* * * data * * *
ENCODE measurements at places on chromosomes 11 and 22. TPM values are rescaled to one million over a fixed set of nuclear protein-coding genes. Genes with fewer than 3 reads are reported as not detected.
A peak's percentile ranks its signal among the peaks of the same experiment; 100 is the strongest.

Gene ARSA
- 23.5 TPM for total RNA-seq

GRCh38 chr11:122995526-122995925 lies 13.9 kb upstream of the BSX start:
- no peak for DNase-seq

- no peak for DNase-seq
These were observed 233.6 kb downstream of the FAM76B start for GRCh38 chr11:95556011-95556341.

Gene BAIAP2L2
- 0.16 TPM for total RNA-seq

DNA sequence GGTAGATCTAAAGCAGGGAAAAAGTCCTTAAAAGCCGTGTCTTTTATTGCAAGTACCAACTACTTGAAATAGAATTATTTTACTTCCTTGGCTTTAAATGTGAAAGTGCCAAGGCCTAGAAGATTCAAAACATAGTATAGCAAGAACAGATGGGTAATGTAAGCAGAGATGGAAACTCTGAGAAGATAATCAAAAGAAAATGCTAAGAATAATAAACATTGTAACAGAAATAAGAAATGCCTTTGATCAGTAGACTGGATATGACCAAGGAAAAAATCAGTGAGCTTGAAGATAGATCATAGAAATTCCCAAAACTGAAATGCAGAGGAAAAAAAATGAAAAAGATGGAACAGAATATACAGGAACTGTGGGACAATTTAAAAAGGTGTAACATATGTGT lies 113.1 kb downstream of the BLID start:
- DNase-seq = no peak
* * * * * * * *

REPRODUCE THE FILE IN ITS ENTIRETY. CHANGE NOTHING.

ENCODE measurements at places on chromosomes 11 and 22. TPM values are rescaled to one million over a fixed set of nuclear protein-coding genes. Genes with fewer than 3 reads are reported as not detected.
A peak's percentile ranks its signal among the peaks of the same experiment; 100 is the strongest.

Gene ARSA
- 23.5 TPM for total RNA-seq

GRCh38 chr11:122995526-122995925 lies 13.9 kb upstream of the BSX start:
- no peak for DNase-seq

- no peak for DNase-seq
These were observed 233.6 kb downstream of the FAM76B start for GRCh38 chr11:95556011-95556341.

Gene BAIAP2L2
- 0.16 TPM for total RNA-seq

DNA sequence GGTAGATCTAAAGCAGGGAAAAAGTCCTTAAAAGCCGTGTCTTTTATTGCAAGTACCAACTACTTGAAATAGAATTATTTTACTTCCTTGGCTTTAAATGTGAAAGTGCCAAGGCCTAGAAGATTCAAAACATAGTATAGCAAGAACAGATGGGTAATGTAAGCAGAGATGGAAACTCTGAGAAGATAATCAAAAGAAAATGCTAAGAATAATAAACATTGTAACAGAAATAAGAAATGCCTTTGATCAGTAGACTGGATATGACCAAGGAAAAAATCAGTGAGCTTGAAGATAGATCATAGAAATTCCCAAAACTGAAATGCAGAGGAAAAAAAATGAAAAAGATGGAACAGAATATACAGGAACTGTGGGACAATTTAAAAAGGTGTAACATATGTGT lies 113.1 kb downstream of the BLID start:
- DNase-seq = no peak